Dave Armstrong: Bus drivers deserved better pay and treatment
OPINION: 'Thank you, driver.' That's what I hear from polite Wellington passengers almost every time my bus stops. Overall, I find Wellington's drivers mostly obliging and helpful. That might be because they are better paid than many other bus drivers, and have largely good relations with their employers, NZ Bus.
So why did NZ Bus recently lose its tender to continue running most of Wellington's buses? Under government rules, if you outsource your buses you have to re-tender every few years. While that can discourage inefficiency and corruption, the bad news is that if a tender is lost, then the drivers with the old provider lose their jobs, while the new provider needs to find skilled labour quickly.
So what happens if drivers working for NZ Bus switch over to work for the new providers when the new contract starts? It seems they will face a substantial pay cut.
When the Greater Wellington Regional Council tender to operate Wellington's trains was won by French company Transdev in 2015, a condition of the tender was that any staff transferring from the previous provider had to be retained under the same conditions.
Yet in the recent GWRC bus tender, many conditions, such as routes and types of buses to be used, were stipulated, but nothing about drivers' conditions was mentioned. It seems that price was the overriding factor, not quality.
"I am ashamed with GWRC and especially Chris Laidlaw and Paul Swain who resisted efforts to ensure drivers wages were protected when routes were re-tendered," wrote Hutt South MP Trevor Mallard recently.
But were the GWRC forced to act that way by government regulations? Not according to former GWRC councillor Judith Aitken. "The GWRC holds all the contractual strings and can decide to award, or not award, the contract to the company that has ... first class qualifications for retaining and preferably greatly improving the former terms and conditions of drivers' jobs."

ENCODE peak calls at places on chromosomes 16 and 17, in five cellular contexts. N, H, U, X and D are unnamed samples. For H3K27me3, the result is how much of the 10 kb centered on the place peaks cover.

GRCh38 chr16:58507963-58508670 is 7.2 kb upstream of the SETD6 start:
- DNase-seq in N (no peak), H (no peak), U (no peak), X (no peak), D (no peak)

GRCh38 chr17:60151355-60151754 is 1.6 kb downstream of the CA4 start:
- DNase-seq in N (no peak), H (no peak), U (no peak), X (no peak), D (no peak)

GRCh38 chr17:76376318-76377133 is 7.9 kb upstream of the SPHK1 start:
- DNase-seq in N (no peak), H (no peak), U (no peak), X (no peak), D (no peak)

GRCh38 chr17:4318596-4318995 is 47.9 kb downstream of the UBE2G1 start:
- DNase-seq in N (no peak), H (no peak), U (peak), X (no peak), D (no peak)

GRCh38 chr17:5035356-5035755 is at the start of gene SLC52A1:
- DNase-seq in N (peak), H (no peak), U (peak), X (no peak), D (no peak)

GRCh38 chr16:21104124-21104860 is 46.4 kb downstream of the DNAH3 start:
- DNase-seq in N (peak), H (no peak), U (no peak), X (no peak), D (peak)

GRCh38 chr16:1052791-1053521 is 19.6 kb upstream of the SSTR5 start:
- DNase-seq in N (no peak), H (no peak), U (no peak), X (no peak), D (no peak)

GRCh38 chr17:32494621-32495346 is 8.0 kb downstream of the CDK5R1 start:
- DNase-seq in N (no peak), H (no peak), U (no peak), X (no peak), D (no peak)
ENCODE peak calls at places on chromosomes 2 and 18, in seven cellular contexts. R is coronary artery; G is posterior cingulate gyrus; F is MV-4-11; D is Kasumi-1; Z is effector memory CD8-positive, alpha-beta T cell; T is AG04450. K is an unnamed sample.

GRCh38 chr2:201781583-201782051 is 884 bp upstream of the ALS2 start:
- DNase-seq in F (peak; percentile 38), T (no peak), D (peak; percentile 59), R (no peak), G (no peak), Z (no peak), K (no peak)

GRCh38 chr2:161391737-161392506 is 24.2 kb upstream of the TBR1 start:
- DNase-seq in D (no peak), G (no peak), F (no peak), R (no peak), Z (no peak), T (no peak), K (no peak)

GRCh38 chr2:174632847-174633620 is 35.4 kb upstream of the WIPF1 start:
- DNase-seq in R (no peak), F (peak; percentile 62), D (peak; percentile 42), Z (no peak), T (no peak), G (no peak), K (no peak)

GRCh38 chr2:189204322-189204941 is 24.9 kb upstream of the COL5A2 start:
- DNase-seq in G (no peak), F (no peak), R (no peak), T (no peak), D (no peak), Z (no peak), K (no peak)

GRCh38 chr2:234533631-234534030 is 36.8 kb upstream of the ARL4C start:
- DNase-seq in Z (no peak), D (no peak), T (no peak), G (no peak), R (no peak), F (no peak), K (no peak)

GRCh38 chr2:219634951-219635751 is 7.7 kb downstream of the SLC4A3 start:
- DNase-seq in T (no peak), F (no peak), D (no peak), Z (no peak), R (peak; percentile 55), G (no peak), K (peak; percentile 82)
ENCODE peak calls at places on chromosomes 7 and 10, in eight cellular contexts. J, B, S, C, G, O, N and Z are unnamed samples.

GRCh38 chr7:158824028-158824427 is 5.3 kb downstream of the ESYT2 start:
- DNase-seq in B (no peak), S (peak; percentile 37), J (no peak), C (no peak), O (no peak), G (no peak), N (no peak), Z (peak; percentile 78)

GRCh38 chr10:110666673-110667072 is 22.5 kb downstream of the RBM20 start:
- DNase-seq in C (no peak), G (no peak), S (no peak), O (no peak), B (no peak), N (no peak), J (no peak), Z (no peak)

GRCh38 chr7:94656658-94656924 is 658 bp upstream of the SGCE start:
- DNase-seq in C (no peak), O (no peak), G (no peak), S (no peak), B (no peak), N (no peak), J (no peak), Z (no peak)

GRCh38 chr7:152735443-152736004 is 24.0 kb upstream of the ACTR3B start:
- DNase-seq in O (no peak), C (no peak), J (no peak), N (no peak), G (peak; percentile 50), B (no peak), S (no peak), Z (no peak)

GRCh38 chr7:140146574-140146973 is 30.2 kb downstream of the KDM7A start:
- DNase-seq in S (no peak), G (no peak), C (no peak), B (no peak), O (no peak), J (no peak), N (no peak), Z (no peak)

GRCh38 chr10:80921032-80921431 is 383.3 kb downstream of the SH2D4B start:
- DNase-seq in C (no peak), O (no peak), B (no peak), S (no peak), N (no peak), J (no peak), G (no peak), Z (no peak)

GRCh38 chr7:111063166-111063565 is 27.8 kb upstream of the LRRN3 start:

Apparently NZ Bus didn't even tender some routes as it's an expensive process and they knew they wouldn't have a chance with the higher-than-minimum wages they were paying their drivers.
Not that you or I know the exact details, as the tender process is so cloaked in confidentiality and that some regional councillors seem reluctant to speak about the tender as they may be breaching various rules.
Wellington's bus drivers are not asking for a pay rise but have taken limited industrial action simply to keep their existing pay and conditions if they are employed by a new contractor. Can you blame them? Would you take a substantial pay cut simply because the ownership of your company changed?
So what if the drivers won't budge and nor will the new bus operators? Wellington will face a severe driver shortage, so the alternatives will be the loss of services or perhaps the quick importing of cheap labour to do the jobs our current drivers won't.
While most Wellingtonians say 'thank you, driver' each morning, it seems that the GWRC have said a great big "screw you, driver".
But surely the GWRC are simply trying to keep costs down by delivering the cheapest possible service? Let's not forget that they have allocated a whopping $7 million to the bus tender process and have already splashed out nearly $3.9 million.
Some $7 million would give every current Wellington bus driver about a $10,000 bonus. I wonder if the $1.3 million already paid to consultants Deloitte included staff having to work split shifts? Let's hope the lawyers from six different law firms engaged by the GWRC on the re-tendering process are not being told they'll have to work for less than a living wage once the new bus operators take over.
Wellington bus passengers face a future of large, dirty, non-trolley buses driven on new routes by lowly-paid drivers who may be exhausted from being forced to do heaps of overtime. What could possibly go wrong?
If you take a bus this week, I suggest a loud "thank you, driver" will send our bus drivers the message that as well as appreciating their hard work, you value their contribution far more than the staff, elected officials and highly paid consultants of the GWRC.